Michelin’s latest awards run the gamut from predictable to innovative. Plus—put down that pail and back away from those chickens!by Alex Renton / February 24, 2010 / Leave a comment
Edinburgh’s michelin men
The 2010 Michelin Guide has made hearts swell in Edinburgh, where I live: we now have five Michelin stars, with another just across the water in Fife, at the Peat Inn, near Cupar. Outside London, no other city in these islands has as many: Dublin has four and Birmingham has three, Manchester and Glasgow have none. Don’t think of moving here, though: we’re full up.
Chefs respect Michelin like no other award system because of its rigour and history (the star rating was launched in 1933). A Michelin star is the only bouquet they will die for—in 2003 Bernard Loiseau, chef and owner of Burgundy’s La Côte d’Or, took his own life amid rumours he would lose one of his three stars. But this obsession is not necessarily a boon for the diner. Matthew Norman, the Guardian’s restaurant critic, blames it for the many irritating meals served by chefs imitating the “molecular gastronomy” techniques used by Heston Blumenthal or Ferran Adria.
Many in the food world groan at Michelin’s conservatism—until the guide pins a medal on a spot they have championed. They say the Guide Rouge remains absurdly male; that it is passionless and restricted by the “scientific” judging system, with its presumption of absolute standards in cooking. And, notoriously, its biases towards food that is French, expensive and classical.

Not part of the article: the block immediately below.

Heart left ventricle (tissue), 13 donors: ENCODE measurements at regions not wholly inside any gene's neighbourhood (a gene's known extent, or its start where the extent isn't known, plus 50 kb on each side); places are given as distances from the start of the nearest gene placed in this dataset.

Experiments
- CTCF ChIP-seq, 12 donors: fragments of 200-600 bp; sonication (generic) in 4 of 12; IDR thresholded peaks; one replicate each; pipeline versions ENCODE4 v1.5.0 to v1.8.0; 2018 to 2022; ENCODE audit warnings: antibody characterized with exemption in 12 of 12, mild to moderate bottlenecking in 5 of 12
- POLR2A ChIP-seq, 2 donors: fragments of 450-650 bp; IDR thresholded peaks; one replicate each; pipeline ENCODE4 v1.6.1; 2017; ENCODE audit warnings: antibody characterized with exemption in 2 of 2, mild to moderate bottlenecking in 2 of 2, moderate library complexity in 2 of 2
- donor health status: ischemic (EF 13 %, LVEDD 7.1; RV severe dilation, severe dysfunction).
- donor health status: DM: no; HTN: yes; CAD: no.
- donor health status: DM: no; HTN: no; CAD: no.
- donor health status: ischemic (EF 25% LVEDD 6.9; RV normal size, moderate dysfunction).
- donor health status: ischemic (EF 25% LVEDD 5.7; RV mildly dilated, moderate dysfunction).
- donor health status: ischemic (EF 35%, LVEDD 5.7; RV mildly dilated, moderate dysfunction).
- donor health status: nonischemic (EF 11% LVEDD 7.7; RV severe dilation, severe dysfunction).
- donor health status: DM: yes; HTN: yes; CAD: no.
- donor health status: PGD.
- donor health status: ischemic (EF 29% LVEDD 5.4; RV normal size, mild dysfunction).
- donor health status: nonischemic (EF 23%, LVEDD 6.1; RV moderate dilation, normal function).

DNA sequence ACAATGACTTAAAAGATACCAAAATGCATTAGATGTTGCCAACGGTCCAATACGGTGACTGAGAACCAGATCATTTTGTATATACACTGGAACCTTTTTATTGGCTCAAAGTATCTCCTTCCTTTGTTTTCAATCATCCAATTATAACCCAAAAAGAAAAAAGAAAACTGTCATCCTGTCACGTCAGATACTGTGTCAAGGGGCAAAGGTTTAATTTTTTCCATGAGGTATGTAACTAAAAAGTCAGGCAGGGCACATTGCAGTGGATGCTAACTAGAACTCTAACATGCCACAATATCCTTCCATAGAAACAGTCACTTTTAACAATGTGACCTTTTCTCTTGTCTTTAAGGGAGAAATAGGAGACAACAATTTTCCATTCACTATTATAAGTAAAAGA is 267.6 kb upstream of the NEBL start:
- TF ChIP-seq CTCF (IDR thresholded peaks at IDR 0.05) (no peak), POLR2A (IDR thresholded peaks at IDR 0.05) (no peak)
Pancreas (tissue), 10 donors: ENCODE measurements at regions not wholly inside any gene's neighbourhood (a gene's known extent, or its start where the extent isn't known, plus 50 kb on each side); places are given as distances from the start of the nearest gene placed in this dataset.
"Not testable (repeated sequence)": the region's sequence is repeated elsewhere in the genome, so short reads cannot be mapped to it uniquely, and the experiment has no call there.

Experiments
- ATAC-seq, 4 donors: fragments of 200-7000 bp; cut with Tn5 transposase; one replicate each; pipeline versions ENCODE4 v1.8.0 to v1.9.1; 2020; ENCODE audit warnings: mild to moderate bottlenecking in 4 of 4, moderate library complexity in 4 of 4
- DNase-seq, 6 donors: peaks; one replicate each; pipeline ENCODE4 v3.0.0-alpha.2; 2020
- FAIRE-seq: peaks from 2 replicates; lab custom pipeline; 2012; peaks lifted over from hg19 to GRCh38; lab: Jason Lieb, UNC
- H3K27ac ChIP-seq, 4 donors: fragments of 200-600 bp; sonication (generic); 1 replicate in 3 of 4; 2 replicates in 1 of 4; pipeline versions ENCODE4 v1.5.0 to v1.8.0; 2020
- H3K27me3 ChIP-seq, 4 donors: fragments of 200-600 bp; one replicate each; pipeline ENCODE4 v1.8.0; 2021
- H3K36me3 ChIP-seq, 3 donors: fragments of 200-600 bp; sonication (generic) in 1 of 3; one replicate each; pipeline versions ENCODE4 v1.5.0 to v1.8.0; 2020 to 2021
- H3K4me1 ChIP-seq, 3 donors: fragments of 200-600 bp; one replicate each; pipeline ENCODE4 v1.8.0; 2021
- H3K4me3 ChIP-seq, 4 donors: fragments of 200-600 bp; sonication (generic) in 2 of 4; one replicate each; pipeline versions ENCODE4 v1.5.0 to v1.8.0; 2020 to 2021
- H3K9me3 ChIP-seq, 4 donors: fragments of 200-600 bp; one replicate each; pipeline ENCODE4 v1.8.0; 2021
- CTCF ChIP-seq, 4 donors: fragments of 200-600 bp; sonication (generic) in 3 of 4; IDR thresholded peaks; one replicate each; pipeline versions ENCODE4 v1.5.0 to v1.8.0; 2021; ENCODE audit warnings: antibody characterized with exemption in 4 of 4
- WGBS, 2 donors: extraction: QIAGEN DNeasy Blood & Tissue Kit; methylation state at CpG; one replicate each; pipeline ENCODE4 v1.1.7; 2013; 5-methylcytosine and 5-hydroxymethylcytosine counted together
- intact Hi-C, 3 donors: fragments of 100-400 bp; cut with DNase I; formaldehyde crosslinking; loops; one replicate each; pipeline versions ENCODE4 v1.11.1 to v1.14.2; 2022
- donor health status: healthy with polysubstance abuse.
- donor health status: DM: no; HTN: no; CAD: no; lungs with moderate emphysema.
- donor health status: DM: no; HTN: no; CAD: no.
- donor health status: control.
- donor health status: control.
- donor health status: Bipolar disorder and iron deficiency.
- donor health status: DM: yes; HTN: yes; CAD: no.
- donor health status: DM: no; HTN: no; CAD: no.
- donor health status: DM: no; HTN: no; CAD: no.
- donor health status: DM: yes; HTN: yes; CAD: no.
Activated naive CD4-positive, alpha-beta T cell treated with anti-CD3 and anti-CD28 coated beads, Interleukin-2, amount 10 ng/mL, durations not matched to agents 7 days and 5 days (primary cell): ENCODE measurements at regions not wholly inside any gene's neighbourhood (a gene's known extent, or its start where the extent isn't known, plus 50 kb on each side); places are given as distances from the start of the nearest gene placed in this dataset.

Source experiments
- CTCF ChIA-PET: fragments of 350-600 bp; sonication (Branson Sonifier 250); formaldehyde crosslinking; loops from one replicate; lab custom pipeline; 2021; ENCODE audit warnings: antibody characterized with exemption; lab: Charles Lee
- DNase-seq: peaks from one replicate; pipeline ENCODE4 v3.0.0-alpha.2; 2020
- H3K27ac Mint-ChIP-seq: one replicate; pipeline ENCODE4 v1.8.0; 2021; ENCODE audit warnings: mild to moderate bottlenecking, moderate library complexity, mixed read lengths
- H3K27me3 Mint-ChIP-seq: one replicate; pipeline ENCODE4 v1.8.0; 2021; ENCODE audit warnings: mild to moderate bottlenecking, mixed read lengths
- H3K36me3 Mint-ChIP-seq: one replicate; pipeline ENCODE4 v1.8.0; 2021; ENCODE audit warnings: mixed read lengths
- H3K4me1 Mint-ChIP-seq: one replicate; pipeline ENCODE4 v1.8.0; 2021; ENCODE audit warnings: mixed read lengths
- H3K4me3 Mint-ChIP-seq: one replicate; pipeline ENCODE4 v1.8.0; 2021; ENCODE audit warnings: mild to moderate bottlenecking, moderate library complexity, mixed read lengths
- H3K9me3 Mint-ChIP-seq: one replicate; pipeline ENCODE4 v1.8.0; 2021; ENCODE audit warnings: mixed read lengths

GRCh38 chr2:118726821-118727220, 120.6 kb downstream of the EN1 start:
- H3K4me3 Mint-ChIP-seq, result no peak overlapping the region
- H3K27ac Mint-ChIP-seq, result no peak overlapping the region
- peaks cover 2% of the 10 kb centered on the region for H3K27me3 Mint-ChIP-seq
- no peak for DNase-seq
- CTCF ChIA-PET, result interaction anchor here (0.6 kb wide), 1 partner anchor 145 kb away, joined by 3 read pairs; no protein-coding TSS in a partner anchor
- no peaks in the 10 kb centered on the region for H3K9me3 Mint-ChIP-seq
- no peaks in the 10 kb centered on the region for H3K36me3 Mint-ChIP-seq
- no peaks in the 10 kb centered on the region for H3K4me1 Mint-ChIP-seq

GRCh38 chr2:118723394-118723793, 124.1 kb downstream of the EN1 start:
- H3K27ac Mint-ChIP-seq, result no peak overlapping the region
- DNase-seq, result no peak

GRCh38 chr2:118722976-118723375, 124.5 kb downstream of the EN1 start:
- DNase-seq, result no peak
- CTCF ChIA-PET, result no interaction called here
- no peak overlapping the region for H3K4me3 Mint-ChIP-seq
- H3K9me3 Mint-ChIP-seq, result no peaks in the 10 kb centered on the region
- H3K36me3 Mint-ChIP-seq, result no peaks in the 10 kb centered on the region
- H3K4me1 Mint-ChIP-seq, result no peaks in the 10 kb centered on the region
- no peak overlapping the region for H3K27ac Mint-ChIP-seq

They have a point—two years ago, it was discovered that only two of the 12 inspectors working on the first Hong Kong and Macau Michelin Guide were Chinese. This year’s headline award in Britain was—boringly—yet another star for Alain Ducasse (at the Dorchester). This apostle of modern haute cuisine now has 19 for his chain of some 30 restaurants across the world. Certainly four of the five (all male) chefs who now hold stars in Edinburgh are working in the French tradition. Although Tom Kitchin, in Leith, has localised his classical training, celebrating the Scottish seasons and championing our game and fish.
Still, I find Michelin more useful than guides that are composed of punters’ reviews, like toptable.com or Zagat. If we relied on democratic consensus we’d all be eating at Pizza Hut. So I went for lunch at Edinburgh’s newest Michelin entry: 21212.
Paul Kitching’s restaurant opened in May 2009. It occupies a whole house on Edinburgh’s grandest terrace and cost £4.5m to do up, including bedrooms. Inside, amid the satin and the gilt, contemplating…